The thing is not to block the copying , but to arrest the initiator of the one who put it on the internet in as the first.
The watermark will help to identify the original owner/reciever of the music.
Say for instance you are working at some radio station JWXL and you get lots of promotion cd's from Sony.
They give you this nice cd and you decide that it's cool to put it on Kazaa. So you convert it to mp3/ogg/wma/whatever and everyone starts leeching it.
Now if Sony finds out , they will try to extract the watermark from the file and identify it to you. So , to say in the least , you're a suspect on distributing copyrighted material on the internet.
Perhaps you're arrested , perhaps not , but in many cases your job might be in great jeopardy and your credibility towards Sony might have gone to zero. No more promotion materials for you.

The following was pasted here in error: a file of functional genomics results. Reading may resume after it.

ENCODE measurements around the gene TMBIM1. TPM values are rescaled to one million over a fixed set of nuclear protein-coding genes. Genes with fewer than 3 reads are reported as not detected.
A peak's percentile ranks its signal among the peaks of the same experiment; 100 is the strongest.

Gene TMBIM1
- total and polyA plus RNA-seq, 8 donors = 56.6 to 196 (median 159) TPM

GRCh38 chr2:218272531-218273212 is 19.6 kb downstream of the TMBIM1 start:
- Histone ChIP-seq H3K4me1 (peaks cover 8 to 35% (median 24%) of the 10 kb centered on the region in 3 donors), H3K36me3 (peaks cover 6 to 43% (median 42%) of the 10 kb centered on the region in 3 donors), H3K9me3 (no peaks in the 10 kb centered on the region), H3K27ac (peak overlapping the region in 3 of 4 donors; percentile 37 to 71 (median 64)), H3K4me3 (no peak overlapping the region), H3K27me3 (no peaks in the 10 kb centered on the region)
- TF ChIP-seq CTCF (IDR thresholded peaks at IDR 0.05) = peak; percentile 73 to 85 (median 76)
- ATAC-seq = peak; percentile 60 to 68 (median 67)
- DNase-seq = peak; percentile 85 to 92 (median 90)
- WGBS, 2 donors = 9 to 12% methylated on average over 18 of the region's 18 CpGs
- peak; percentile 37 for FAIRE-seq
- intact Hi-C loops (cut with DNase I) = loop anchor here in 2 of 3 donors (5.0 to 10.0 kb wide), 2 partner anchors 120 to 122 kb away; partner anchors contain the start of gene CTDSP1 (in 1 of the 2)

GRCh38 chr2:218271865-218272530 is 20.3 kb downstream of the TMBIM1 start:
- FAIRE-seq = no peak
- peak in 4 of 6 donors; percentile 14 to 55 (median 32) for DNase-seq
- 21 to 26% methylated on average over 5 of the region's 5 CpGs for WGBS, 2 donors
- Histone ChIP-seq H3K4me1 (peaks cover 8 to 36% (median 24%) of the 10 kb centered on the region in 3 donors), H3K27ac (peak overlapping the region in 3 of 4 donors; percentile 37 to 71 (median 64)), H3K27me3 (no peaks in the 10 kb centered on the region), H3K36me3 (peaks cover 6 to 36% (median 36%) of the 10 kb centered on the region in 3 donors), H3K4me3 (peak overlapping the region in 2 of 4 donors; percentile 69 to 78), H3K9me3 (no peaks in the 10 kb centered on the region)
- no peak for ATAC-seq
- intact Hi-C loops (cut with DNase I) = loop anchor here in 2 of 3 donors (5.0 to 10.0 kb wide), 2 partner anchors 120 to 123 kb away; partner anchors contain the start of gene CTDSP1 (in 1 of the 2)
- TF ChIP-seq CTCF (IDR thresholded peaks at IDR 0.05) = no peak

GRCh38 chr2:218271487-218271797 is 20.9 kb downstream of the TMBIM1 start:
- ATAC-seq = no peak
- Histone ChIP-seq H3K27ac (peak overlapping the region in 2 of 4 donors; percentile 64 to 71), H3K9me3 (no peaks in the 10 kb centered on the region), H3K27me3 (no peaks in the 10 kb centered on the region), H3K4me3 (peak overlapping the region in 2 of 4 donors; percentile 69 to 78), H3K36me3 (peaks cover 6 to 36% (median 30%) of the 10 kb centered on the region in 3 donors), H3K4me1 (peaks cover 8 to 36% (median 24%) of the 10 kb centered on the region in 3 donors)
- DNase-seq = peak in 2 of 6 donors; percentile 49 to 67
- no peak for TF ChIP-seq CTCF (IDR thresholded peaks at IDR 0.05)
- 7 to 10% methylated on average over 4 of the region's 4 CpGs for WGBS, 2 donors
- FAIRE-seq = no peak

Funny thing is , they say this watermark "survives" encoding , reencoding and rerecording , no matter if it's audio or digital.
But the fun thing of mp3 for instance is that it usually removes all the sounds the human ear can't hear anyway. So if this is to be a correctly working watermark , it must be somewhere inside the audio spectrum of the normal human ear to still be inside that mp3 file.
I dunno about the algorithms for .ogg and .wma , but i'm pretty sure they don't differ that much from the Frauenhofer mp3 encoding techniques.
Perhaps it's already doomed , because if they can embed a watermark in it then people can also come up with a bit-by-bit comparison to see where the watermark may be.
At first you can be cautious. Grab a promo cd and a normal cd and start comparing these two. They should be somewhat identical except the watermark and maybe some other bytes. Then get rid of those bytes and reencode the result.
Who knows ?